Barbara Goodman has always been a fan of cycling, and doesn’t necessarily consider herself a trailblazer on two wheels. She genuinely enjoyed bike riding as a sport in high school and wasn’t doing it to make a statement. Living in a suburban town in Michigan and riding her bike long distances for fun, and not merely for transportation prior to getting a drivers license, shouldn’t have placed her in a category of one. And yet, Barbara was the only girl who took cycling in PE class, and the only girl to go on a statewide week-long cycling trip her senior year.
She started doing century rides while living in Southern California after college, sometimes to raise money for the Leukemia & Lymphoma Society’s Team in Training program. While living in Davis, she met her husband, who resided in the Bay Area. She joined him there, and about three years into their marriage, they did a fundraising ride in honor of her mother, who was battling cancer at that time. She realized that she had found a kindred spirit who also adored cycling.
They had two children together, now ages 6 and 9, and moved from the Bay Area to Davis. Barbara and her husband both worked from home, and home schooled their kids. They walked too many places, and realized that they had two cars sitting in the driveway. After meeting some other Davis parents that transported their kids by bike, they decided to ditch one car and replace it with a Bakfiets — a Dutch cargo bike that allows you to transport children in the front of the bike where you can see them, as opposed to in the back. It became their primary means of transportation for the next five years. Barbara was hooked. She preferred it over the cargo style bikes with a bucket in the front. They bought the Bakfiets used from My Dutch Bike in Sausalito. Now the only West Coast current importer that she knows of is in Santa Monica.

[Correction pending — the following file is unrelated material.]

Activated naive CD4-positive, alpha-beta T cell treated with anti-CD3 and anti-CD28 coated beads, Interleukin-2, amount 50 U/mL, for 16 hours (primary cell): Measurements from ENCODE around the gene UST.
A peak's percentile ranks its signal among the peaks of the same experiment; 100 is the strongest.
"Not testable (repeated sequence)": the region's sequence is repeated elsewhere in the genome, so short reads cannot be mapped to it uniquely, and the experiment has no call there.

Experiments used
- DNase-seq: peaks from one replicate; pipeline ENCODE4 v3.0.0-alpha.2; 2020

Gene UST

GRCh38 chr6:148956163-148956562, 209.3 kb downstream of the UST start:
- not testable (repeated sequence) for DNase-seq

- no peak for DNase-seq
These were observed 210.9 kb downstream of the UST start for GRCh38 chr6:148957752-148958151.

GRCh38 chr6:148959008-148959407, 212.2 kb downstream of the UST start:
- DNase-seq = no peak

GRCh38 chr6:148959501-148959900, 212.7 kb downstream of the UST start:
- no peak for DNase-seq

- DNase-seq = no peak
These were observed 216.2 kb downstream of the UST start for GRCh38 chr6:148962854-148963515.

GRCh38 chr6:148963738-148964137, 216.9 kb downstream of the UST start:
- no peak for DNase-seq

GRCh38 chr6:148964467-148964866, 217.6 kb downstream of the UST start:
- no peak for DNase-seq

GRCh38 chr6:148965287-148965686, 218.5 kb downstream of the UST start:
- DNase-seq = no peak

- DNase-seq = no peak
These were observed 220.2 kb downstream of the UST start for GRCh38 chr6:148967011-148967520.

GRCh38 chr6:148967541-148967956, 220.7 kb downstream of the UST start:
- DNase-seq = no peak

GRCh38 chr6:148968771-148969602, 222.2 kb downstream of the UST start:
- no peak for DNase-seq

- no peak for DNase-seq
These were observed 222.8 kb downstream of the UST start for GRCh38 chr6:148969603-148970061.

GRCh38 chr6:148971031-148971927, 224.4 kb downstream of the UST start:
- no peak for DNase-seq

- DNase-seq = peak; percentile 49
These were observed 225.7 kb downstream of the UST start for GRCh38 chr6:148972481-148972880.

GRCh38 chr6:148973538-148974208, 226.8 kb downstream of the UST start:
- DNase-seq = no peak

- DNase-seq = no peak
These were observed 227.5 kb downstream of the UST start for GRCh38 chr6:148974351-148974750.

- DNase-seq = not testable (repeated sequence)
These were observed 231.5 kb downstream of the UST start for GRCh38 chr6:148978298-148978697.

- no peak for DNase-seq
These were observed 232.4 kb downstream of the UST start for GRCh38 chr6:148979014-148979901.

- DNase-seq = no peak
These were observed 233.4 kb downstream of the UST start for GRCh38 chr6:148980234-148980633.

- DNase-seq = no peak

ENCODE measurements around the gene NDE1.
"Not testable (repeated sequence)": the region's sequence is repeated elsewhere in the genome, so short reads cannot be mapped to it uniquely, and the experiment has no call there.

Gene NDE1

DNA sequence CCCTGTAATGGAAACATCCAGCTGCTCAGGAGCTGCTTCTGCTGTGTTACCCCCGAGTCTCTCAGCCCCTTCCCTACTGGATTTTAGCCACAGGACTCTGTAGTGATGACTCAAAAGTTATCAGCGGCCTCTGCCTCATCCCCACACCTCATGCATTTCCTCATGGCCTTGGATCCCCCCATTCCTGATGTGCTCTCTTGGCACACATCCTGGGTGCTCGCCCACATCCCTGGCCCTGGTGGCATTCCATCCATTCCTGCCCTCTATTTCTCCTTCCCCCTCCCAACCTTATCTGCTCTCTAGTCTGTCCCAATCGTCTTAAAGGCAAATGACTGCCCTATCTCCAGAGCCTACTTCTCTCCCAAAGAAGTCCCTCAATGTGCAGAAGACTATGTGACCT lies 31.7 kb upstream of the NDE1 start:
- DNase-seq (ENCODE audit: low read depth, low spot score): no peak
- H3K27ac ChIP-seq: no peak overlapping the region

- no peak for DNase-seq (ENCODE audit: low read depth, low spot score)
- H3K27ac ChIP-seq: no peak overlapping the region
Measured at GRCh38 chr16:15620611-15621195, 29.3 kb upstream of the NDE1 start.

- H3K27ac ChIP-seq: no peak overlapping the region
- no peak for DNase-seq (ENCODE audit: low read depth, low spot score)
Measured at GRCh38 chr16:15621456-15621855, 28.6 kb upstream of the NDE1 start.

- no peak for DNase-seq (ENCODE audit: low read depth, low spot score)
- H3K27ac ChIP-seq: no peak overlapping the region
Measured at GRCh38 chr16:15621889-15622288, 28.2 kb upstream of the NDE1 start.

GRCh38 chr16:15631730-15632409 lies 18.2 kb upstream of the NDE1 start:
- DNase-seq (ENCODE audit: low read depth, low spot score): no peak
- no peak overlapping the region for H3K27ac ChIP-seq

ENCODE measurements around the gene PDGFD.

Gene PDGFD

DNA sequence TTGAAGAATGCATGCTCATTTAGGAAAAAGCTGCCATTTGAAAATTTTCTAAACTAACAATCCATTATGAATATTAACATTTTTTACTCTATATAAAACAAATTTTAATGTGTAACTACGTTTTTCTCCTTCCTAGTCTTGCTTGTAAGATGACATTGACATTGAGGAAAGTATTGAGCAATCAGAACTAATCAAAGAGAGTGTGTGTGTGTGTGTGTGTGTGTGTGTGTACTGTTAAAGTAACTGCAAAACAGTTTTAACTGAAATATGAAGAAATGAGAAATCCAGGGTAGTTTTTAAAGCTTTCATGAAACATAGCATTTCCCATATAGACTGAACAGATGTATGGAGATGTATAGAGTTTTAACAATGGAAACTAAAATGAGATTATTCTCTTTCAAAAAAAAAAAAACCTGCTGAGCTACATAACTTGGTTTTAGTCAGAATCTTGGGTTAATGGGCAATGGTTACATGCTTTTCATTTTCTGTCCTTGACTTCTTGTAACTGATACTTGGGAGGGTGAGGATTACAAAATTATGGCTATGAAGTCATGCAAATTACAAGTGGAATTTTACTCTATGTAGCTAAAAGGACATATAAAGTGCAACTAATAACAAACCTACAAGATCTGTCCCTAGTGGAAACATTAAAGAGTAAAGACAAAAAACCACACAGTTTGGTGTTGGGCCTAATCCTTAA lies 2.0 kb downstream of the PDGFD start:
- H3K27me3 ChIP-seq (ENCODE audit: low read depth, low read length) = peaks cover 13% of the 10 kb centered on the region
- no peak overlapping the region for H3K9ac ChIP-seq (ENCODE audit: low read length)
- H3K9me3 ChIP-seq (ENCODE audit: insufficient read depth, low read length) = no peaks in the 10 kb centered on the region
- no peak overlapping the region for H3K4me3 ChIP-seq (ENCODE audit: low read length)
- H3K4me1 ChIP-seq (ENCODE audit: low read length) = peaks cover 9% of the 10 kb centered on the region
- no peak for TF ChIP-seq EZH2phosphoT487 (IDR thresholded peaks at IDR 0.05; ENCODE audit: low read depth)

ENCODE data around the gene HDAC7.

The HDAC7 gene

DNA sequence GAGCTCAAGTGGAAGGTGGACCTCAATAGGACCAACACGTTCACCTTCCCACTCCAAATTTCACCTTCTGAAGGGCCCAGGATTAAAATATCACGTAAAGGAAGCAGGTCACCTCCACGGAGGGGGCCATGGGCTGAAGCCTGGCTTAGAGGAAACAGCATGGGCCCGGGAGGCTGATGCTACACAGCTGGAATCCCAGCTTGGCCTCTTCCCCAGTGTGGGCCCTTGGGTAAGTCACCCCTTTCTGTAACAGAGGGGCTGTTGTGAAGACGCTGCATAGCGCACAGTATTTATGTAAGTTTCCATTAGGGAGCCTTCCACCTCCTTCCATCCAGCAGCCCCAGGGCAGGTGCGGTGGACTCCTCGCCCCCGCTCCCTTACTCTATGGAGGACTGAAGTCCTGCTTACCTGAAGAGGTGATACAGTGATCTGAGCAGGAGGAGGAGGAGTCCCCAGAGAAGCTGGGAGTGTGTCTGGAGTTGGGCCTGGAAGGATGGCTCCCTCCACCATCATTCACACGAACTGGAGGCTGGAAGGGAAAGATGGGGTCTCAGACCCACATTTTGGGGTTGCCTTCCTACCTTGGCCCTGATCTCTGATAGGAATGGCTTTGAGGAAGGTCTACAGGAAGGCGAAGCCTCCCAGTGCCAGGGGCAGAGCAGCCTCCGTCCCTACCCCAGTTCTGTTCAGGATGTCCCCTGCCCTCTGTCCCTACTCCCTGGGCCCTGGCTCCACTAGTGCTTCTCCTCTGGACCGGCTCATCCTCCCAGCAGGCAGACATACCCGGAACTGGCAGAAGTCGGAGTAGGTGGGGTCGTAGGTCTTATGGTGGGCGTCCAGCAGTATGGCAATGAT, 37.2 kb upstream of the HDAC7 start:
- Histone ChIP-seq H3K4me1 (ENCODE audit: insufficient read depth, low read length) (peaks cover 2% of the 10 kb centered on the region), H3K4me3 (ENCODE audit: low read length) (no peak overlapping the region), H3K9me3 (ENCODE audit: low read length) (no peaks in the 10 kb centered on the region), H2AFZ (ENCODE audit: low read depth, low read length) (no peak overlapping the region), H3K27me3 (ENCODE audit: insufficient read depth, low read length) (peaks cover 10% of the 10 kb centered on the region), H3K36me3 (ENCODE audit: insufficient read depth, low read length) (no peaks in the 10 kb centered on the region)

“There’s a ton of room in the Bakfiets for more than kids,” Barbara shared. “We transported everything in there. We had a cover for it when it rained, which kept the kids and any items we were transporting nice and warm. And the kids loved being up front. We rode pretty much in any weather, except when temperatures would climb over 100 degrees.”
Barbara found the Bakfiets easy and fun to use. She didn’t have to worry about finding parking for a large SUV. And the Bakfiets had a built-in lock in the back wheel, as well as a chain that she could connect to a bike rack or to use to lock up a second bike if her husband was biking along with them.
Recently, Barbara and her husband relocated to Woodland, buying a house there after living in Davis for many years. Their kids are getting old enough that they are going to places that are farther distances, biking short distances on their own, and splitting up more to attend different events. Logistically, that has made it difficult to transport the two of them by bike. So the family made the difficult decision to sell the Bakfiets. Thankfully, Bakfiets retain their value so they sold it for almost what they paid for it.
“It’s the end of an era. It served our family really well. But it was time to purchase a second car again. To be environmentally conscious, we got an electric plug-in hybrid. Plus, everyone in the family now has his or her own bike,” Barbara shared.
Barbara bought a lightweight cargo bike with a built-in rear rack for one kid and will use that in Woodland, but it is small and light enough that she can put it on a car bike rack and head to Davis for solo cycling, errands, etc. The kids often take turns riding a bike independently alongside her, while the other one gets a rest on the back of her bike.
Barbara Goodman may not have set out to be a trailblazer on two wheels, but the label certainly fits. From being the only girl cycling as a sport in high school, to being one of the few American parents riding a Dutch-style bike to transport her kids, Barbara has figured out a way to adapt cycling to her lifestyle, and in the process has also served as an unintended role model to others. Selling the Bakfiets may be the end of that particular era of cycling, but Barbara will no doubt continue to find ways to keep cycling in her and her family’s life for years to come.
This article was written by Lisa Montanaro, commissioned by The Bike Campaign. For more information about how to “Drive Less. Ride More.,” contact Maria Contreras Tebbutt at firstname.lastname@example.org or www.TheBikeCampaign.com